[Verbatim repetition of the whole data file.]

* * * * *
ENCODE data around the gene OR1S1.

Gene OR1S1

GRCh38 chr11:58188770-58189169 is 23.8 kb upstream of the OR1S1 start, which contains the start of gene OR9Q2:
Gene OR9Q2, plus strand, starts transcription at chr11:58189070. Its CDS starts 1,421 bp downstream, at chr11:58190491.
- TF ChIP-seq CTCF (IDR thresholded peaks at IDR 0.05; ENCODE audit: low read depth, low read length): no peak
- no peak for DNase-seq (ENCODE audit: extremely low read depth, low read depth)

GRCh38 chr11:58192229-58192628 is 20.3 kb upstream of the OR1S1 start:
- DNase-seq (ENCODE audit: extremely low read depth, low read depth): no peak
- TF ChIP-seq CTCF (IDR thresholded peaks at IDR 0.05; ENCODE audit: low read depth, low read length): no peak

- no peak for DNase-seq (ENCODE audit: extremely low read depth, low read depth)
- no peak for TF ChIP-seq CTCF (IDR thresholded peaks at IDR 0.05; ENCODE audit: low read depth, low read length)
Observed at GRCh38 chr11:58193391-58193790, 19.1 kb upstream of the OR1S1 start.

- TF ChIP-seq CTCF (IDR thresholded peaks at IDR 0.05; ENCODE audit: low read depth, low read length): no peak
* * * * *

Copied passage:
ENCODE data around the gene OR1S1.

Gene OR1S1

GRCh38 chr11:58188770-58189169 is 23.8 kb upstream of the OR1S1 start, which contains the start of gene OR9Q2:
Gene OR9Q2, plus strand, starts transcription at chr11:58189070. Its CDS starts 1,421 bp downstream, at chr11:58190491.
- TF ChIP-seq CTCF (IDR thresholded peaks at IDR 0.05; ENCODE audit: low read depth, low read length): no peak
- no peak for DNase-seq (ENCODE audit: extremely low read depth, low read depth)

GRCh38 chr11:58192229-58192628 is 20.3 kb upstream of the OR1S1 start:
- DNase-seq (ENCODE audit: extremely low read depth, low read depth): no peak
- TF ChIP-seq CTCF (IDR thresholded peaks at IDR 0.05; ENCODE audit: low read depth, low read length): no peak

- no peak for DNase-seq (ENCODE audit: extremely low read depth, low read depth)
- no peak for TF ChIP-seq CTCF (IDR thresholded peaks at IDR 0.05; ENCODE audit: low read depth, low read length)
Observed at GRCh38 chr11:58193391-58193790, 19.1 kb upstream of the OR1S1 start.

- TF ChIP-seq CTCF (IDR thresholded peaks at IDR 0.05; ENCODE audit: low read depth, low read length): no peak